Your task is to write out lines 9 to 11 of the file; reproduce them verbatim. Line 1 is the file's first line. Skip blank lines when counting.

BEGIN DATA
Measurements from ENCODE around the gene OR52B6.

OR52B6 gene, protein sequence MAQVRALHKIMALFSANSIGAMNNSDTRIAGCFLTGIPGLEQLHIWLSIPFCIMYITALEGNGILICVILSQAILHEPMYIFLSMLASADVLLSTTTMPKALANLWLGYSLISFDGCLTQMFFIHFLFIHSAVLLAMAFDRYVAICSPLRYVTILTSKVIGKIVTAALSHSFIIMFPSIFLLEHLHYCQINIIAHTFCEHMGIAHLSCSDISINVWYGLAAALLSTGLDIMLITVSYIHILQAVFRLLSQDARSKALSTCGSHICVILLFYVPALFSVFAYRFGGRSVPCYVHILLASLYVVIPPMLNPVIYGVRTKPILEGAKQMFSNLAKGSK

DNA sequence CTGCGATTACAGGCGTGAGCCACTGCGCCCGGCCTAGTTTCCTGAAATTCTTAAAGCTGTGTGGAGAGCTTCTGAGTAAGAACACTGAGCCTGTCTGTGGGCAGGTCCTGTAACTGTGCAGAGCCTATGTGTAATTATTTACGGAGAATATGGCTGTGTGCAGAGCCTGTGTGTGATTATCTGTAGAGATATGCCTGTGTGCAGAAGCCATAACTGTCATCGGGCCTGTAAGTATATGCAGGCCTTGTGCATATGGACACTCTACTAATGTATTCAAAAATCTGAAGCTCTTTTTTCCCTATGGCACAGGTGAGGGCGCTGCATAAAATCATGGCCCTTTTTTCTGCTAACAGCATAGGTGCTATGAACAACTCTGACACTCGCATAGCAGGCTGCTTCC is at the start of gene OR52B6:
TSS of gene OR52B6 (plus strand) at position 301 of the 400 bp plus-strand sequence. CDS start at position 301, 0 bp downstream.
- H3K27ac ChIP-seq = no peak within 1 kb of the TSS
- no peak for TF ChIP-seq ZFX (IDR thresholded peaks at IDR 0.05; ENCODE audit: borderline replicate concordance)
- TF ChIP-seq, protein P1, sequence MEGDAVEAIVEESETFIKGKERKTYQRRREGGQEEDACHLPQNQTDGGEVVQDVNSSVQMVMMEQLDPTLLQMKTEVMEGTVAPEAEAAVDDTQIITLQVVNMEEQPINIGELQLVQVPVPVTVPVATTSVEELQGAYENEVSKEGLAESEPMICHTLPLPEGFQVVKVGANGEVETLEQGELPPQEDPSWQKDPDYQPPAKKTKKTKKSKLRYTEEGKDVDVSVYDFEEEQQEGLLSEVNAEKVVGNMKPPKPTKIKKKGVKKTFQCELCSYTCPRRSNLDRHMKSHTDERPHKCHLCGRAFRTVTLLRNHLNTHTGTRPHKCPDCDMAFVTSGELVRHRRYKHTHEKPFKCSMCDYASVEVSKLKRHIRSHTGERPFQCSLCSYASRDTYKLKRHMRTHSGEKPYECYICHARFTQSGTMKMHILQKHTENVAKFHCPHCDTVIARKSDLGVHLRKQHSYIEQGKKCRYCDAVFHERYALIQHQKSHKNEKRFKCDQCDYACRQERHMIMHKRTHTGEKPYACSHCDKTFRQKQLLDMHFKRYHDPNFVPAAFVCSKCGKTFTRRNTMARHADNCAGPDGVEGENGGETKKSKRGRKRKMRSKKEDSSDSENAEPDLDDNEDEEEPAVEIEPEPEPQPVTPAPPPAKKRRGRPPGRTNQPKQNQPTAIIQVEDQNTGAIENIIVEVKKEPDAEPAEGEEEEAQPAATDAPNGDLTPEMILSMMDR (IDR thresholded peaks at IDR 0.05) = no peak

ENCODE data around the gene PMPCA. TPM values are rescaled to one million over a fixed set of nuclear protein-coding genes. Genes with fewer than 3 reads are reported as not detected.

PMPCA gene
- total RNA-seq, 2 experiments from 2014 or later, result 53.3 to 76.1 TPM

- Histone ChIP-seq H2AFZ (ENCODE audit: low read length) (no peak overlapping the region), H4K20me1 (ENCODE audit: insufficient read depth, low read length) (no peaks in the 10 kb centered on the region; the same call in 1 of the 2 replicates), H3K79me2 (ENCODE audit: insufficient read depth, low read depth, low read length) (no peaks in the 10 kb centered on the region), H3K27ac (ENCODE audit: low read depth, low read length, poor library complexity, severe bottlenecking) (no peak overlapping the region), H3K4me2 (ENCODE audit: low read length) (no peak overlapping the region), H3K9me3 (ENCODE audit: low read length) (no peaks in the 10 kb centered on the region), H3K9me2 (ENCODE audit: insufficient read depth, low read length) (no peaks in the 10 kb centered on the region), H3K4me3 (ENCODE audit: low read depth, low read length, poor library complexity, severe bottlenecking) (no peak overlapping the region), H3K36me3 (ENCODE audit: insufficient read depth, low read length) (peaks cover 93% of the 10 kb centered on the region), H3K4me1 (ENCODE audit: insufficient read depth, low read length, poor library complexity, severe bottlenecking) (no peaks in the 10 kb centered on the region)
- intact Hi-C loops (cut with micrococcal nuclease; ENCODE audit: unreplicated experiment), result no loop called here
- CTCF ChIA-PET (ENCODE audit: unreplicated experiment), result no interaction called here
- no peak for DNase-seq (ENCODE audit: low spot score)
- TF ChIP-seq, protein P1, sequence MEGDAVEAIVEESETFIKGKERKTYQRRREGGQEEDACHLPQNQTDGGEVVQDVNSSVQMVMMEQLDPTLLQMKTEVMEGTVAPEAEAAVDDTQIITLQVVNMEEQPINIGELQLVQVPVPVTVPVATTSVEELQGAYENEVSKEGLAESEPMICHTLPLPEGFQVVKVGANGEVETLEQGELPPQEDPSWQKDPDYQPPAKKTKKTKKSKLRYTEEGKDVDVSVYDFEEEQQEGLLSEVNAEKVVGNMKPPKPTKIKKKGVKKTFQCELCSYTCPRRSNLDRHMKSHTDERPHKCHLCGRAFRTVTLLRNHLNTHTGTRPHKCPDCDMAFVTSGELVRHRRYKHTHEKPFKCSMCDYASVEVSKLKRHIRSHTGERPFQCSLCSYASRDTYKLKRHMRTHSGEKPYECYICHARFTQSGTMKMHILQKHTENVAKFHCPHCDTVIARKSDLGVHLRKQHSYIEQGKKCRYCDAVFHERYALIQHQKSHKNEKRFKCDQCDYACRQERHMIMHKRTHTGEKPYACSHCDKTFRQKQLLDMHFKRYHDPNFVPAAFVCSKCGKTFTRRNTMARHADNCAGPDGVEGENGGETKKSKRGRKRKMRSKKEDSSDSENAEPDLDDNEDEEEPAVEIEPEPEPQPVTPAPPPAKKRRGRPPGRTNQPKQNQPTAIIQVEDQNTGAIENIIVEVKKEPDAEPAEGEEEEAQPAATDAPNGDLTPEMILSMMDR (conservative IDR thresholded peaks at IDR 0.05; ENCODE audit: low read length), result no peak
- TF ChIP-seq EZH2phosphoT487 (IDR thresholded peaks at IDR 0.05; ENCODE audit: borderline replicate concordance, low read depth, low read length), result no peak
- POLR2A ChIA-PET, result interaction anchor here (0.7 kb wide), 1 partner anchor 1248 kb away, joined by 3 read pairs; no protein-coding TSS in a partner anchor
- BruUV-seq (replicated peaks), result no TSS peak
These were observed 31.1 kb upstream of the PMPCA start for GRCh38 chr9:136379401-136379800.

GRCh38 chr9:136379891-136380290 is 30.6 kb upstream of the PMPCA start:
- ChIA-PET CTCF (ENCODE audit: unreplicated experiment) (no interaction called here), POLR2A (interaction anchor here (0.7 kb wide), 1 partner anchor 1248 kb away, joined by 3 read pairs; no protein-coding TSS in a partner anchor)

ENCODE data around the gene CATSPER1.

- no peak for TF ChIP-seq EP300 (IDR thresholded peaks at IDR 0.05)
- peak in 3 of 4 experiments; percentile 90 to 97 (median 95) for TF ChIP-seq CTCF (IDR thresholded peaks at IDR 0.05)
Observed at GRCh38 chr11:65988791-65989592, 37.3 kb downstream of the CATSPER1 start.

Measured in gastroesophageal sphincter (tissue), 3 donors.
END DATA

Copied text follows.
PMPCA gene
- total RNA-seq, 2 experiments from 2014 or later, result 53.3 to 76.1 TPM

- Histone ChIP-seq H2AFZ (ENCODE audit: low read length) (no peak overlapping the region), H4K20me1 (ENCODE audit: insufficient read depth, low read length) (no peaks in the 10 kb centered on the region; the same call in 1 of the 2 replicates), H3K79me2 (ENCODE audit: insufficient read depth, low read depth, low read length) (no peaks in the 10 kb centered on the region), H3K27ac (ENCODE audit: low read depth, low read length, poor library complexity, severe bottlenecking) (no peak overlapping the region), H3K4me2 (ENCODE audit: low read length) (no peak overlapping the region), H3K9me3 (ENCODE audit: low read length) (no peaks in the 10 kb centered on the region), H3K9me2 (ENCODE audit: insufficient read depth, low read length) (no peaks in the 10 kb centered on the region), H3K4me3 (ENCODE audit: low read depth, low read length, poor library complexity, severe bottlenecking) (no peak overlapping the region), H3K36me3 (ENCODE audit: insufficient read depth, low read length) (peaks cover 93% of the 10 kb centered on the region), H3K4me1 (ENCODE audit: insufficient read depth, low read length, poor library complexity, severe bottlenecking) (no peaks in the 10 kb centered on the region)